Boost your PHP Performance 50% with HipHop

HipHopNo, I’m not talking about a break-dance move that will magically give you extra PHP performance. I’m referring, rather, to a new open source project announced by Facebook. HipHop is a “source code transformer” designed to reduce CPU and memory usage by transforming your PHP code into C++ code.

To understand why this helps, you need to know a little bit about how PHP works. PHP is a scripting language, like Ruby, Python, and Perl. This is great for developer productivity, as there’s no need for the  code to be compiled. The trade-off for this flexibility is in performance, with a scripting language requiring more CPU power and memory than a compiled language such as C++. What HipHop does is transform your PHP code into true C++ code, which can then be compiled into machine code. This is not the sort of thing you would do while developing, but when you are deploying your work you can compile it into the superior C++ code.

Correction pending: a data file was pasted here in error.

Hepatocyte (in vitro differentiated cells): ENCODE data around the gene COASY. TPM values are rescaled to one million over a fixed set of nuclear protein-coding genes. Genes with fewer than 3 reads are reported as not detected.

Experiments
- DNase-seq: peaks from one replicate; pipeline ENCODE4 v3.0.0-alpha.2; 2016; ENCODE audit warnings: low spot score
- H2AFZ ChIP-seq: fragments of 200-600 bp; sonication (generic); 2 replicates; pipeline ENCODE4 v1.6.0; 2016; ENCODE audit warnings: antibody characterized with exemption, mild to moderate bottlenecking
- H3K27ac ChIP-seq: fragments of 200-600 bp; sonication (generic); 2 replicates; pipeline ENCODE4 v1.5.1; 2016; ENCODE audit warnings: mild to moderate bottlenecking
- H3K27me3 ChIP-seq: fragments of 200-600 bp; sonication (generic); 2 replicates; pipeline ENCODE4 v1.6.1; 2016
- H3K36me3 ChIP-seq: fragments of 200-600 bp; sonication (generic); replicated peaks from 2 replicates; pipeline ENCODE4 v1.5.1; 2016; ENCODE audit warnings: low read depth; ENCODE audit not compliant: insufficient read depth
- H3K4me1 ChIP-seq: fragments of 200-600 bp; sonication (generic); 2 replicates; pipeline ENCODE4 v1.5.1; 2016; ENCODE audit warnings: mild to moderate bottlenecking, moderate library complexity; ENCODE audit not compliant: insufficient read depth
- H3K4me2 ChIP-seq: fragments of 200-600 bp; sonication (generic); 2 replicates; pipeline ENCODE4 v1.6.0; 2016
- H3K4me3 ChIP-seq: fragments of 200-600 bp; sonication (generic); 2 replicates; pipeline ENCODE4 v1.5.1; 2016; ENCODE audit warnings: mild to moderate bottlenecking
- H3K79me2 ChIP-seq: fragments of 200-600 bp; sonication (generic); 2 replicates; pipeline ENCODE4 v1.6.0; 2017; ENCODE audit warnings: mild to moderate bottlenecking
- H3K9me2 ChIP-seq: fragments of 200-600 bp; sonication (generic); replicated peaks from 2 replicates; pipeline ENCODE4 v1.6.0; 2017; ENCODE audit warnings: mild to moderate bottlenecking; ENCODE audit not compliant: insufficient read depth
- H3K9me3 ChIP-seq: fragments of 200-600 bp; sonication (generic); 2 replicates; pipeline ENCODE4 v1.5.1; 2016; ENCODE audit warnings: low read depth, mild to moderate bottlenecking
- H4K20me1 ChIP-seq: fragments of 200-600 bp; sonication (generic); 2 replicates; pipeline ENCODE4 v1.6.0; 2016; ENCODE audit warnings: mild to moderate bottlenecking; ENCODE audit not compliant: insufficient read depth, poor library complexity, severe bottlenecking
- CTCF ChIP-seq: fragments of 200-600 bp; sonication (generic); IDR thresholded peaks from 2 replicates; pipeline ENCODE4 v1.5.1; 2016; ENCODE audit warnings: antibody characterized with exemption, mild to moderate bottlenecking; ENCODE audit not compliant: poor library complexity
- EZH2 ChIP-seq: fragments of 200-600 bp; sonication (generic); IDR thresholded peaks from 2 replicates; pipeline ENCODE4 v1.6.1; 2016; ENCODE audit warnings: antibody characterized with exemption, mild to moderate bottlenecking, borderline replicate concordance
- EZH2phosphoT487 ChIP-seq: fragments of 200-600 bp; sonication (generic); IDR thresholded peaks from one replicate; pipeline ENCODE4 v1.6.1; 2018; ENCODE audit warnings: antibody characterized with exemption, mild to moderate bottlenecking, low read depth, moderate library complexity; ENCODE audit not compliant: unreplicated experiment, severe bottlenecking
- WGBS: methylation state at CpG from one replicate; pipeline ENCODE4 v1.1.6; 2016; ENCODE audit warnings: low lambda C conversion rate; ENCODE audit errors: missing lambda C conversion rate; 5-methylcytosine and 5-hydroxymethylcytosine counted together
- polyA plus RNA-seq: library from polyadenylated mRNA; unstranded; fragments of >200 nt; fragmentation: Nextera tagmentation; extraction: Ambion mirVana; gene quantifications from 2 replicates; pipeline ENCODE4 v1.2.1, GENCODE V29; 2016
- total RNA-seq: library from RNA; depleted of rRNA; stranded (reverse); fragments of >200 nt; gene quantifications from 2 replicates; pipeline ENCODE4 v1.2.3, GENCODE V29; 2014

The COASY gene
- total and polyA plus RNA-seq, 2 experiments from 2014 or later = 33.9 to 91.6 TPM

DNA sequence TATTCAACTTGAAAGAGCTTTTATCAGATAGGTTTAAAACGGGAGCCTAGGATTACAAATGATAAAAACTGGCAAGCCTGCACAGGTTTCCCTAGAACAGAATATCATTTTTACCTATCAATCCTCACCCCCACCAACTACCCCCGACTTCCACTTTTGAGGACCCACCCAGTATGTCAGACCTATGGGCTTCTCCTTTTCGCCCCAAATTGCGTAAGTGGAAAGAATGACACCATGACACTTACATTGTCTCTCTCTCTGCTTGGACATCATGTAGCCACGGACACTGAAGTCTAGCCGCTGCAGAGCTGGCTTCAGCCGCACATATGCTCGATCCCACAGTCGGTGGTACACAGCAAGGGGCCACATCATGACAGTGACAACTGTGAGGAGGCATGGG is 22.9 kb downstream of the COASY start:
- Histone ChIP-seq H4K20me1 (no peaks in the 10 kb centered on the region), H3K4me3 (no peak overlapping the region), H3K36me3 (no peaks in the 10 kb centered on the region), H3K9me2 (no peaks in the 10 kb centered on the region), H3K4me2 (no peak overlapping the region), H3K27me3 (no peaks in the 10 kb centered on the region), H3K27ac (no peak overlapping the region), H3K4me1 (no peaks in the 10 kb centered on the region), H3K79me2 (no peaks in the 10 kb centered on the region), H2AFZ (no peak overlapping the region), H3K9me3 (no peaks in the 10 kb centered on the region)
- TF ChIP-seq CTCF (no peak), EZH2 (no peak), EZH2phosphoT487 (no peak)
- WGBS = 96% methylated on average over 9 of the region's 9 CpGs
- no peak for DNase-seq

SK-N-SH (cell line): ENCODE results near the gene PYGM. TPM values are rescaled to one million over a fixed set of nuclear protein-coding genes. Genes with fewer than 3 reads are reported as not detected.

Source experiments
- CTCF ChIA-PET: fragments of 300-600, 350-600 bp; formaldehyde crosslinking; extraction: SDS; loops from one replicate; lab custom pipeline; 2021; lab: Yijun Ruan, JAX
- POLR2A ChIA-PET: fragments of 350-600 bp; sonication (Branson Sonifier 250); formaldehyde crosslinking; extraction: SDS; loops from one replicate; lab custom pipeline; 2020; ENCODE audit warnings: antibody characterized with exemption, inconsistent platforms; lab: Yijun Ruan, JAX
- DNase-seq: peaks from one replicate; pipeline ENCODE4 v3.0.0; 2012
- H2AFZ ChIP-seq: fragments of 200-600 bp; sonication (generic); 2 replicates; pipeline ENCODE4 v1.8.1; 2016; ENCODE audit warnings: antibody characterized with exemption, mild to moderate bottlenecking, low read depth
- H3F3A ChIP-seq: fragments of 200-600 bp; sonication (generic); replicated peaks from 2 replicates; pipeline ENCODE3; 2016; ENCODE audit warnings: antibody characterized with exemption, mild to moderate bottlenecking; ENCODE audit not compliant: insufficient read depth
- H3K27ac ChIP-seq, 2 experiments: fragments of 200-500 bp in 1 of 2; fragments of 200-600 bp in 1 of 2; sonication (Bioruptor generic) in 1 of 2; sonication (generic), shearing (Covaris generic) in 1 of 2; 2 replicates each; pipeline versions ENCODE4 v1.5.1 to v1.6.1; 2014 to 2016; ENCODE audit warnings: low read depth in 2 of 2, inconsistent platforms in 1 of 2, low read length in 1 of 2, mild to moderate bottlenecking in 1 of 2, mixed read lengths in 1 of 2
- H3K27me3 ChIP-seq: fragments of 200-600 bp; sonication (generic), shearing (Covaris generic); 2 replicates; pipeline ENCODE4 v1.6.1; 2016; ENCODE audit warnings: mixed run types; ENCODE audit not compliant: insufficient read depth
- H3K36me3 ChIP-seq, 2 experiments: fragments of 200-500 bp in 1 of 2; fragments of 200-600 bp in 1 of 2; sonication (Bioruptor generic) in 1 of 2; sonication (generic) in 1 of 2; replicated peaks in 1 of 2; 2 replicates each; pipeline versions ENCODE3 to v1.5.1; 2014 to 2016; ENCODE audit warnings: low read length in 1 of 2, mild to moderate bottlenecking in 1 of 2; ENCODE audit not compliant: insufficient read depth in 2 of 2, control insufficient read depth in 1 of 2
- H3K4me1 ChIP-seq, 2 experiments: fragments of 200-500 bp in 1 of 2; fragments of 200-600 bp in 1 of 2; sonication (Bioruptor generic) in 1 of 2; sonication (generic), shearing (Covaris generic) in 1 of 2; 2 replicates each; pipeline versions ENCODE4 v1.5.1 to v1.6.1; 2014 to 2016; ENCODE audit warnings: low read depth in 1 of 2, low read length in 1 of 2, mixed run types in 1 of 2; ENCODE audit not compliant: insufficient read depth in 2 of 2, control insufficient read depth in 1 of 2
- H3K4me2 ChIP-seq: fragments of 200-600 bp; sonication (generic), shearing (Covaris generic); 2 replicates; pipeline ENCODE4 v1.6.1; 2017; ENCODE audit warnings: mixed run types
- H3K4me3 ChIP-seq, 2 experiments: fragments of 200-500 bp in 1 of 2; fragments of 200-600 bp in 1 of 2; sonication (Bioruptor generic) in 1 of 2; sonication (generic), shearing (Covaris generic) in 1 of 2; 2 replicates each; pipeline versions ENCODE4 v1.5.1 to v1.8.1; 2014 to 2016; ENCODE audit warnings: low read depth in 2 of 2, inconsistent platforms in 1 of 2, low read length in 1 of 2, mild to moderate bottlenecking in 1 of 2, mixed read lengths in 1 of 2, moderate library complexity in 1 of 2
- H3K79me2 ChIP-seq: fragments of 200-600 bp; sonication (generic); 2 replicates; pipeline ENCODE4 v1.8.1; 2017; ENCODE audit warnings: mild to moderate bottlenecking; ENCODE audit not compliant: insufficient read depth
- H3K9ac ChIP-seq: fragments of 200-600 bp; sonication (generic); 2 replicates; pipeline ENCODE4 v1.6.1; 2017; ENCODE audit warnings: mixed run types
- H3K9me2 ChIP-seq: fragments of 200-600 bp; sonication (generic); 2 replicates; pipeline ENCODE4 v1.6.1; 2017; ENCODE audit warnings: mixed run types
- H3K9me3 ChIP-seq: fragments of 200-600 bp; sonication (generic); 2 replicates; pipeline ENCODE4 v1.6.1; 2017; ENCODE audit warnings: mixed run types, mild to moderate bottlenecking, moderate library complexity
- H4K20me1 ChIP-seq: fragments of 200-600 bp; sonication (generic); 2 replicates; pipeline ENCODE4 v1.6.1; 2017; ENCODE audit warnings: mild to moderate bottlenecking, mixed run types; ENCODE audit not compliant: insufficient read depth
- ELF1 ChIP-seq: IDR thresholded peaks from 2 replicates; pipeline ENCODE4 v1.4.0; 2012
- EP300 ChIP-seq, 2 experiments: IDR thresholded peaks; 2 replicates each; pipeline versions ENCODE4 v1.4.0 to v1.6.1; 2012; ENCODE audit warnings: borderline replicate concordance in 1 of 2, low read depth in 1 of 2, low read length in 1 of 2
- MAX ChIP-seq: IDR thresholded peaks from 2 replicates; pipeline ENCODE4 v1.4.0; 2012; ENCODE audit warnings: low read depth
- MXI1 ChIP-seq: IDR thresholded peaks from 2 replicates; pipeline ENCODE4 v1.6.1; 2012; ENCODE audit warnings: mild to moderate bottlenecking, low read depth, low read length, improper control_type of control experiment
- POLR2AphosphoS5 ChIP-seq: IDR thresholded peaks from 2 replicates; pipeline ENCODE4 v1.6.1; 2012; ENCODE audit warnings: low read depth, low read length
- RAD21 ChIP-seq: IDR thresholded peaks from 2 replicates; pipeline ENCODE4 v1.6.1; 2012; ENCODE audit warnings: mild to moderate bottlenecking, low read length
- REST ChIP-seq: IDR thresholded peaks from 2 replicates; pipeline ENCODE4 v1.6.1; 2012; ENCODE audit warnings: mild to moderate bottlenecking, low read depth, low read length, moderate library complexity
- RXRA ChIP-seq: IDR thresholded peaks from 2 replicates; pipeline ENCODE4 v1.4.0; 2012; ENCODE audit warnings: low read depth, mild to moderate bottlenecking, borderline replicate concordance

HipHop Performance Boosts:

  • Web — 50% less CPU usage with the same traffic
  • API — 30% less CPU usage with double the traffic

The performance boosts that Facebook has seen is based on its own real-world experience, with over 90% of Facebook servers being converted to HipHop code in the last six months. The benefits released were split into two categories, the Web tier and API tier, and the benefits witnessed for each. The web tier reduced 50% of server load with the same amount of connections, and the API tier saw a 30% decrease, even with a twofold increase in traffic. The difference is explained by the web layer requiring more presentation logic and more abstract information (related information) than the API tier. megaupload movies

What’s the catch?
You’ll have to avoid a few PHP functions, such as eval() and create_function(). Because of the dynamic nature of these functions, the HipHop team was unable to transform them into C++ code; however, these functions are rarely used in most PHP applications in general.

Currently your HipHop code has to run through a custom-written HTTP server bundled with HipHop; however, using HipHop code with Apache is high on the development road map.

While HipHop will increase the performance of your PHP code, it’s not necessarily going to be the silver bullet for your performance woes; for example, if your bottleneck is in your database performance, HipHop will be unable to help you. There’s no need to worry about it making your code slower though, as the entire PHP runtime has been emulated in a way that even the most complicated code will run at the same speed as pure PHP code.